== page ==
Forks an rakes, deuks an drakes, an cocks an hens an hows,
Rugs an mats wi dugs an cats lyin heeds at traaws,
Da day at muckle Osla flit fae Gulberweek at Waas.
Dir wis wheelborrows, widden harrows, muckle bags o oo,
Yarn winds, window blinds, an wirset hank an cloo,
Bread bins, puddin pins, plates wi chinks an flaas,
Da day at muckle Osla flit fae Gulberweek at Waas.
Wi her gliv boards, sock boards, jumper boards, an aa,
Scriptirs, pictirs, ta hing upö da waa,
Rime books, hime books, books on udal laws,
Da day at muckle Osla flit fae Gulberweek at Waas.

Osla’s is a far more jolly “flit” than John Clare’s, which was enforced upon him by enclosure, and provides a nice counterpoint to the poem in yesterday’s post.
Thanks, Sarah x

Mel knits again

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In case you hadn’t already realised, Mel really is my right-hand woman where this designing lark is concerned. She is an incredible knitter and I am very fortunate that she has the time and inclination to test out my designs. Mel is in many ways a much more exacting craftswoman than I, and her experience of, and feedback on, my patterns helps me to produce what I know are more ‘knitterly’ instructions. She is also a valuable sounding board for my design ideas. In the case of Braid Hills, for example, I was uncertain whether or not to continue the cabling on the cuff. . .

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. . .and Mel persuaded me that this detail was absolutely essential. She was right.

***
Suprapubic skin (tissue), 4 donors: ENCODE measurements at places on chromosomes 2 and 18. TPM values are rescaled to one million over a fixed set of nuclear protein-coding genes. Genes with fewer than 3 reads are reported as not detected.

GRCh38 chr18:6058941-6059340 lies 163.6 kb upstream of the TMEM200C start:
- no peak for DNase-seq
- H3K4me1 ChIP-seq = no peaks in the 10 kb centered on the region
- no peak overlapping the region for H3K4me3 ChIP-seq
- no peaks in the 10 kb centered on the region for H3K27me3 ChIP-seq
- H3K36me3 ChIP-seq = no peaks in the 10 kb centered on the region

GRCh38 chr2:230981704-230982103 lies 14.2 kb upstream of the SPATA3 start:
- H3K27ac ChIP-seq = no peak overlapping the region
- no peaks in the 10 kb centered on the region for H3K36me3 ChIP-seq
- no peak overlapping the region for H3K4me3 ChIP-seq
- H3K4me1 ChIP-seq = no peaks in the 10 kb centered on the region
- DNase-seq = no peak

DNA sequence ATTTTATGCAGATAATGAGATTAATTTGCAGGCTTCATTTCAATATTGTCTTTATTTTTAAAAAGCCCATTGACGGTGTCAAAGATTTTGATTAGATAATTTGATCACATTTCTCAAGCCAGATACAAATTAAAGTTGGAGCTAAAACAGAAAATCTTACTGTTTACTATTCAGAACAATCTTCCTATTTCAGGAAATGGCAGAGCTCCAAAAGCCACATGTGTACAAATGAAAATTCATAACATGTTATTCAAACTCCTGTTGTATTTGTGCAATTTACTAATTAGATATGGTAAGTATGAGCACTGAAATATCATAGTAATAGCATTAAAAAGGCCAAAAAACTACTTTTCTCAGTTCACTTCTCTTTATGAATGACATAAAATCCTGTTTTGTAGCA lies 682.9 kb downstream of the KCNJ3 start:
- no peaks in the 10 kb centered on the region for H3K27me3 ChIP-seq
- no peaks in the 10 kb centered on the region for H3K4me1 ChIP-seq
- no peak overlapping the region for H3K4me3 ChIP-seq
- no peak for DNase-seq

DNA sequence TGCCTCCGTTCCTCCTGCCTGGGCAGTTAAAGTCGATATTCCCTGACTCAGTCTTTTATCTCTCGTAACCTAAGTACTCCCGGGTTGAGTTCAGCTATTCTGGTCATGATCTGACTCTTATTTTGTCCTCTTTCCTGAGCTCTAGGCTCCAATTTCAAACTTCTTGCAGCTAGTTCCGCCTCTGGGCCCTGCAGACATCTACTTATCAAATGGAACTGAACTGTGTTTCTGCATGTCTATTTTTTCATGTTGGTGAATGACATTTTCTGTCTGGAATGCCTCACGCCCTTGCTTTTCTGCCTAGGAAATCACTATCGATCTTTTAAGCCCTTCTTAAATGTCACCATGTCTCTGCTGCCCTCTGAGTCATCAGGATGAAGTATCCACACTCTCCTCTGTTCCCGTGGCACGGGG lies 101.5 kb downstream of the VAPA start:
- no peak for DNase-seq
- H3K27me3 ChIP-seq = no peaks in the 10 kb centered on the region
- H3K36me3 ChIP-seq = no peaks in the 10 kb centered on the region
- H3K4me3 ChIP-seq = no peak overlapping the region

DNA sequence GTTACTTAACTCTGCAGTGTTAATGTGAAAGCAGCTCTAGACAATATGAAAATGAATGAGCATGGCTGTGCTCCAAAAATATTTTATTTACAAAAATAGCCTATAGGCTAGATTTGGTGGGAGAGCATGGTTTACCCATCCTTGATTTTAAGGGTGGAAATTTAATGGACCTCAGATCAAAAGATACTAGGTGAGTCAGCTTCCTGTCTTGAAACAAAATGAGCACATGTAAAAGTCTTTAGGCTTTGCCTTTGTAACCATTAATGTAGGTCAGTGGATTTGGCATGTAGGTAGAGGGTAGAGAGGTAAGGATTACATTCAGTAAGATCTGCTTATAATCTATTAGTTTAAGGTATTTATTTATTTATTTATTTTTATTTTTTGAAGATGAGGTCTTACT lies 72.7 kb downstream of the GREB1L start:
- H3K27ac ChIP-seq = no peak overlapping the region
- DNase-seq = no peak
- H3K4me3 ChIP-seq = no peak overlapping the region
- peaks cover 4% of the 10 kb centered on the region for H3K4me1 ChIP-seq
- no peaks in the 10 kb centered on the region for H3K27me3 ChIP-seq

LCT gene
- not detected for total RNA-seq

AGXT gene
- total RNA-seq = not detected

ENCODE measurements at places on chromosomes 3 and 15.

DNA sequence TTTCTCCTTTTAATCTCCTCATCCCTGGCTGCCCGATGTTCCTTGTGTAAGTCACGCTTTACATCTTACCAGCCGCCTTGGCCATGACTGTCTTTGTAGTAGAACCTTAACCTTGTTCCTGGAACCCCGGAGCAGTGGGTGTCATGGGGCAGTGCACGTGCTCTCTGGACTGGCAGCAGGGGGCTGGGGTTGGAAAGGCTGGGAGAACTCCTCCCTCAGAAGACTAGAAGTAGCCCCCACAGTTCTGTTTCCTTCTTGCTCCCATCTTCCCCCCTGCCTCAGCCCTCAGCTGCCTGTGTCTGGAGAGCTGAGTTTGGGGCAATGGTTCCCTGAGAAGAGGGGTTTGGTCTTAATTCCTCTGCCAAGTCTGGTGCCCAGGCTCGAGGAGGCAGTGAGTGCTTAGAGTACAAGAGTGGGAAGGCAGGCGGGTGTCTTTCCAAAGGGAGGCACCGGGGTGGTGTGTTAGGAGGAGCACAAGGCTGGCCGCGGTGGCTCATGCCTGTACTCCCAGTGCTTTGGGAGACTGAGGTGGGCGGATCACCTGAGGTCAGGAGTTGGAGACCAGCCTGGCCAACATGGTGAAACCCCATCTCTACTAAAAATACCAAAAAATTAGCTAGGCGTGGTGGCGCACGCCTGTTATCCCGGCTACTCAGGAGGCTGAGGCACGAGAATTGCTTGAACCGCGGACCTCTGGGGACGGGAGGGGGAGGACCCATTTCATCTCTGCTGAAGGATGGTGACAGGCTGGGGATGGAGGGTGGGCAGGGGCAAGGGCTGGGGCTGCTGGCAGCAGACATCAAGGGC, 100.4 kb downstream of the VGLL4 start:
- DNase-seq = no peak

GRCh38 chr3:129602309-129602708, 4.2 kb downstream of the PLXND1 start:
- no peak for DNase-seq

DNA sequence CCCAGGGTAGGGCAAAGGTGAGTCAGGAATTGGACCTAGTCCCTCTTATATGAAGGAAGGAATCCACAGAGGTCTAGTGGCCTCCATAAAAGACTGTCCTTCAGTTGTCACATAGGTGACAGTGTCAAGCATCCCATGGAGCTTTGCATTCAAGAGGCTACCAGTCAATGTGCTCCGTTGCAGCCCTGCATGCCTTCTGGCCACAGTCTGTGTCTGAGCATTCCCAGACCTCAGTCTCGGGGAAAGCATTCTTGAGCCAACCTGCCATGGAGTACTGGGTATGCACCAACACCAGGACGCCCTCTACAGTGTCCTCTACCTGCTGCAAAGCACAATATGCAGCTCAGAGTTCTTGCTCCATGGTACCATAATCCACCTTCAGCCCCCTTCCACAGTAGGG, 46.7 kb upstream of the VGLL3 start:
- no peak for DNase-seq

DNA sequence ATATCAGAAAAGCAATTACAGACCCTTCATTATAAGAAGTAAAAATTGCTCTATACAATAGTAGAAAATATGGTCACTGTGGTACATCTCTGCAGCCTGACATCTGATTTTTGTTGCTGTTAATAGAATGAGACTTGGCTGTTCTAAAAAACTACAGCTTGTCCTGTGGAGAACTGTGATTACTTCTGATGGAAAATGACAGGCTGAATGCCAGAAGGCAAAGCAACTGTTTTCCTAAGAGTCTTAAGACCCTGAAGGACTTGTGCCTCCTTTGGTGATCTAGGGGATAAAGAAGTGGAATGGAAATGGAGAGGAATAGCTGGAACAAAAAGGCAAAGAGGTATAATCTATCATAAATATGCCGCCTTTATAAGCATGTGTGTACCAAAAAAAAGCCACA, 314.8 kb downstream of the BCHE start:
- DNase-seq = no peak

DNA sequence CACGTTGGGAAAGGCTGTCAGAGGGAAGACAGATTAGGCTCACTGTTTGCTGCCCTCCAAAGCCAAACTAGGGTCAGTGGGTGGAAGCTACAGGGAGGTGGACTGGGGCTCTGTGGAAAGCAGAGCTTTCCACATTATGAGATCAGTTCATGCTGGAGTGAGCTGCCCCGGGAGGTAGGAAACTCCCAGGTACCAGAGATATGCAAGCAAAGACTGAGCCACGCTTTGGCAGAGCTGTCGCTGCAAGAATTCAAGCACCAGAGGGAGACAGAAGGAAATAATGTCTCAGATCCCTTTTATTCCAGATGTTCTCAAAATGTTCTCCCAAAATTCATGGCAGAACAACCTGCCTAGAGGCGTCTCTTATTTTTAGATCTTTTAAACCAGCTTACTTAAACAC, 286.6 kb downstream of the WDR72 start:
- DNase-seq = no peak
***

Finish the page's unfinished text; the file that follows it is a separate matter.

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Working closely with Mel is also useful when I’m grading a pattern. I produce a sample for myself, and Mel produces one too. Although we are similarly petite, we have very different body shapes – as well as being far more curvy than I, Mel has a longer torso, and often has to adjust the length of knitted garments that would proportionately fit her otherwise.

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Braid Hills is knit all-in-one piece: the cable pattern has to end on a certain row in order for it to flow into the top-edge ribbing edging . . .

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. . . and for this to happen, you have to be quite careful where and how many rows you add, and how you space your buttonholes.

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Thanks to Mel, there is a note in the pattern about this.

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Mel used the same yarn as me for her sample — Blacker Swan DK — in a natural (ie, not overdyed) stone grey shade. I think the natural shades of this yarn have a hand that is (if possible) even more pleasing than the dyed colourways – Mel’s sample has retained a slight halo without losing any of the stitch definition.